Special Correspondent Malti Sahai
Cannes: South Korean director Bong Joon-ho’s social inequality drama Parasite, a stinging comment on the widening gap between the rich and the poor today, won the Palme d’Or at the 72nd Cannes Film Festival.
Oscar-winning Mexican filmmaker Alejandro Inarritu, the president of the competition jury of the Cannes festival this year, announced the winner of the festival’s top honour at a glittering closing ceremony tonight attended by the Who’s Who of global film industry. There were no Indian films in official selection of the Cannes festival this year. The last Indian film to compete for the Palme d’Or was Malayalam director Shaji N Karun’s Swaham in 1994.
Parasite tells the story of a family of four struggling to survive in their basement home. Bong’s previous film Okja was a contender for the Palme d’Or in 2017. The nine-member competition jury this year included four women, including Burkina Faso actor-director Maimouna N’Diaye and Italian director Alice Rohrwacher.
Among the films vying for the Palme d’Or this year were Spanish director Pedro Almodovar’s ‘Pain and Glory’ and American director Quentin Tarantino’s ‘Once Upon a Time…In Hollywood’. The prestigious competition section of the Cannes festival had 20 films this year. Japanese film ‘Shoplifters’ directed by Hirokazu Kore-eda had won the Palme d’Or last year. The Grand Prix, the second biggest prize after the Palme d’Or, went to the surreal drama ‘Atlantique’ by Senegalese-origin French director Mati Diop.
The Jury Prize was shared by French film ‘Les Miserables’ by Ladj Ly and Brazilian film ‘Bacurau’ by Kleber Mendonça Filho and Juliano Dornelles. The Best Direction prize was bagged by the Belgian brothers Jean-Pierre and Luc Dardenne for ‘Young Ahmed’, about radicalisation of a 13-year-old boy.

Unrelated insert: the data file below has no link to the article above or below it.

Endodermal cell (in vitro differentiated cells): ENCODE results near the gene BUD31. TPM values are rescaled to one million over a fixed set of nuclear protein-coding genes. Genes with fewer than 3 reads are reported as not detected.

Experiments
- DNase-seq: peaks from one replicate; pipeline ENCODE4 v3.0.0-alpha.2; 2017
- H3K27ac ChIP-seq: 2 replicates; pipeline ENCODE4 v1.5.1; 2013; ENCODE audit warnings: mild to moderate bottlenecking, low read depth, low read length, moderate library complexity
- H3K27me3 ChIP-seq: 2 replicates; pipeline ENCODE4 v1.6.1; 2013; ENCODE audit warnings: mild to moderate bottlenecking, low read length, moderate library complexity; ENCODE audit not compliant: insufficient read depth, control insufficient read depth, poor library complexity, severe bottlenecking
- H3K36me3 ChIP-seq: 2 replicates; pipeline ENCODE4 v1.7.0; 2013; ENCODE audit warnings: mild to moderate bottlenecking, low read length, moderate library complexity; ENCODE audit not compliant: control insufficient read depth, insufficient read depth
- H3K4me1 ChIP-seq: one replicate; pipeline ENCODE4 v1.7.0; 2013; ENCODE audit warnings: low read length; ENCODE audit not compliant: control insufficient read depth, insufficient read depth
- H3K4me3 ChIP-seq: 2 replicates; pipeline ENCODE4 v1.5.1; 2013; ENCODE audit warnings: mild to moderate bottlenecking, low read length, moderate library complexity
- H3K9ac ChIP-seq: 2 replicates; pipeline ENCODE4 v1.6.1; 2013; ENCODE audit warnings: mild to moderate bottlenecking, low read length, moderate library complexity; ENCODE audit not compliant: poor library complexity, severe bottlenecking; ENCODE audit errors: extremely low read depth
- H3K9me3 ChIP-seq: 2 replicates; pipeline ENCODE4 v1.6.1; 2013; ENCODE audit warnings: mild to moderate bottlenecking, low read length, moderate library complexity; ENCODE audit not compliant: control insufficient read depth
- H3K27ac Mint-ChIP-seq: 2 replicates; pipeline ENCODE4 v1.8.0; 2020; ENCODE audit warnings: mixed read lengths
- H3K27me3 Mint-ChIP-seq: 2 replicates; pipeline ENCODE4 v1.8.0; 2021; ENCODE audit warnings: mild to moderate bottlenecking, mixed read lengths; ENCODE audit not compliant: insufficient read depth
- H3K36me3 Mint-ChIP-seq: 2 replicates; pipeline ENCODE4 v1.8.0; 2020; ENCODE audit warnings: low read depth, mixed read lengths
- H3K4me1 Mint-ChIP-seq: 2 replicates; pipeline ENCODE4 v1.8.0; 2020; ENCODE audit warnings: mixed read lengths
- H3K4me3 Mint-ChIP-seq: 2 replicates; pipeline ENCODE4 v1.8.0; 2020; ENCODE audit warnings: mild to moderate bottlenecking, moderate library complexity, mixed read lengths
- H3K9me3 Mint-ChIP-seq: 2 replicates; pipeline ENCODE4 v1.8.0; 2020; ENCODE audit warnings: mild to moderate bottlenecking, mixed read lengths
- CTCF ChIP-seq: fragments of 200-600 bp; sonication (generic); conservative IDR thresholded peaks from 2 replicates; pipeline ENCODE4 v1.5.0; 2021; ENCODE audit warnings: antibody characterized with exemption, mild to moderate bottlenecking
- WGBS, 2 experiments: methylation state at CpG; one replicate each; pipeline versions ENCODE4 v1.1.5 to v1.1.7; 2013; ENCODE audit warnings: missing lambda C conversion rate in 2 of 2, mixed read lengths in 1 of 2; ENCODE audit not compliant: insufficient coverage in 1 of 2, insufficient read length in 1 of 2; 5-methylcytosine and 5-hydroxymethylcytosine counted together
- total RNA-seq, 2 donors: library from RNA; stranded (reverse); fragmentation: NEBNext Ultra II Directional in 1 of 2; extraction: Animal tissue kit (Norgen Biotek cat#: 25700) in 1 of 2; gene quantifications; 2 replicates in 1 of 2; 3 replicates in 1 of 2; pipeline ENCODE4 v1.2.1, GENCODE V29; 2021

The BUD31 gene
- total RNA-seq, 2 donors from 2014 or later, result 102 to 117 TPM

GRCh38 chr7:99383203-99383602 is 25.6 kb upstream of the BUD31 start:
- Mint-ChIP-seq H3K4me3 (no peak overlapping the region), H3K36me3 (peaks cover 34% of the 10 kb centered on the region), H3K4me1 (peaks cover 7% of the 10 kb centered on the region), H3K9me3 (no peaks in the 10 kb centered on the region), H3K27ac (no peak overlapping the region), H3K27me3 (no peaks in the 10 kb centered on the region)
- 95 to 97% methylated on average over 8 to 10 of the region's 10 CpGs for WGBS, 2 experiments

Antonio Banderas was adjudged the Best Actor for his role as an ailing filmmaker in Spanish director Pedro Almodovar’s semi-autobiographical movie ‘Pain and Glory’. British actor Emily Beecham won the Best Actress award for ‘Little Joe’ directed by Austrian filmmaker Jessica Hausner. The award for the Best Screenplay was bagged by French filmmaker Celine Sciamma for her 18th century tale of a romantic encounter between two young women in ‘Portrait of a Lady on Fire’.
Among the presenters at the awards ceremony were American actor Sylvester Stallone and celebrated documentary filmmaker Michael Moore. Palestinian director Elia Suleiman’s ‘It Must Be Heaven’, a humour-filled tale of identity and belonging, won a Special Mention from the Inarritu-headed jury. The Palme d’Or for the Best Short Film in competition was won by ‘The Distance Between Us and the Sky’ by Greek director Vasilis Kekatos. Argentinian short film ‘Monstruo Dios’ by Augustina San Martin won a Special Jury Mention.
The Camera d’Or award for the Best First Feature Film of a director went to ‘Our Mothers’ by Guatemalan filmmaker Cesar Diaz about his country’s civil war in the ’80s. ‘Our Mothers’ was part of the Cannes parallel section, Critic’s Week. Brazilian film ‘The Invisible Life of Euridice Gusmao’ by Karim Anouz was the winner of Un Certain Regard Prize. Italian actor Chiara Mastroianni won the Best Performance award in Un Certain Regard section for her role in French director Christophe Honore’s ‘On a Magical Night’.
The International Critics’ Prize awarded by the FIPRESCI jury went to Palestinian director Elia Suleiman’s ‘It Must Be Heaven’ in the competition section. The Cannes festival, which began on May 14, concluded tonight with the Last Screening film of the festival, ‘The Specials’ directed by Olivier Nakache and Eric Toledano.
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